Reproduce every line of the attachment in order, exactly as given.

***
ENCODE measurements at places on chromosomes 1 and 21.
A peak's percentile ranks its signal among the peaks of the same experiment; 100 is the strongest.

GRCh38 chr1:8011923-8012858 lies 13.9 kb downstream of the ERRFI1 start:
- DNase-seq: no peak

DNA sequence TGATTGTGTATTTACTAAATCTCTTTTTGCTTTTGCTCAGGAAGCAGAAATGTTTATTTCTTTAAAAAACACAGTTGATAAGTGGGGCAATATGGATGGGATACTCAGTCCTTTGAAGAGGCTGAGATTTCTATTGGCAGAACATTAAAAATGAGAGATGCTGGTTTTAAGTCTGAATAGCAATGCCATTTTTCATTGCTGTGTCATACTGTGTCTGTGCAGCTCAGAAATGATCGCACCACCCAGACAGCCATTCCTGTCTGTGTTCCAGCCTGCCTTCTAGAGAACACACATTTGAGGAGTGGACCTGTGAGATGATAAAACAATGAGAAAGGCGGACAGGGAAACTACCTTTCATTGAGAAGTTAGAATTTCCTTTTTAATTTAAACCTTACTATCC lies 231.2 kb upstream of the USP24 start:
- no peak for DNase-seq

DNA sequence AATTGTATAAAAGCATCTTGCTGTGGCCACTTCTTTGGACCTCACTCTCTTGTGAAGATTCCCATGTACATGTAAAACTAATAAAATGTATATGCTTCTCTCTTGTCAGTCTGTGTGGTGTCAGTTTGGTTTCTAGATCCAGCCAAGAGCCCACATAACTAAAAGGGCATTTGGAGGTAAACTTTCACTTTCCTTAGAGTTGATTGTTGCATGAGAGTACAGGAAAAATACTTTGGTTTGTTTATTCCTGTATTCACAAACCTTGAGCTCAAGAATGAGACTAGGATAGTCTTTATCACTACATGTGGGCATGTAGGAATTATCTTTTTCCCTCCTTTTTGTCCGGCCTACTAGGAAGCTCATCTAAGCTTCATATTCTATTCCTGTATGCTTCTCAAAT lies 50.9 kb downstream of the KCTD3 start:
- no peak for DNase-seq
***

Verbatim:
ENCODE measurements at places on chromosomes 1 and 21.
A peak's percentile ranks its signal among the peaks of the same experiment; 100 is the strongest.

GRCh38 chr1:8011923-8012858 lies 13.9 kb downstream of the ERRFI1 start:
- DNase-seq: no peak

DNA sequence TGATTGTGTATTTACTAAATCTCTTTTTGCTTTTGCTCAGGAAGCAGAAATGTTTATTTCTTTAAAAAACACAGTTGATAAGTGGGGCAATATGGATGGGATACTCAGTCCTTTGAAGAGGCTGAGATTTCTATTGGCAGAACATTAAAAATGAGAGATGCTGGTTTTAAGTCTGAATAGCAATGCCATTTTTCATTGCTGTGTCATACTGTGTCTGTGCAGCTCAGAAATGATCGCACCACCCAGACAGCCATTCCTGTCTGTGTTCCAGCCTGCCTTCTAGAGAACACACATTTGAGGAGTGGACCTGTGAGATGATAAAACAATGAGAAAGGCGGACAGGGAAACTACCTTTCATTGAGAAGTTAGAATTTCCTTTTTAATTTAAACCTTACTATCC lies 231.2 kb upstream of the USP24 start:
- no peak for DNase-seq

DNA sequence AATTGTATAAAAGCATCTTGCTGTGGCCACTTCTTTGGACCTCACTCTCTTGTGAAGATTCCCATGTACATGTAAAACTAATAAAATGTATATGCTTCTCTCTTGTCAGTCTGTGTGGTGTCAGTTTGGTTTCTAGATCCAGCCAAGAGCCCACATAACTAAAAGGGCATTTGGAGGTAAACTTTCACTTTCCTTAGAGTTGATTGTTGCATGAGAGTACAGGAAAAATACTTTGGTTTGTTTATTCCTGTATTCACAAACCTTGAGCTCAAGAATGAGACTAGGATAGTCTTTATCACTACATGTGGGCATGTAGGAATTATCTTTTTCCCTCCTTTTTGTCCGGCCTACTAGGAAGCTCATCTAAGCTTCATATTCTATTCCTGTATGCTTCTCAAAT lies 50.9 kb downstream of the KCTD3 start:
- no peak for DNase-seq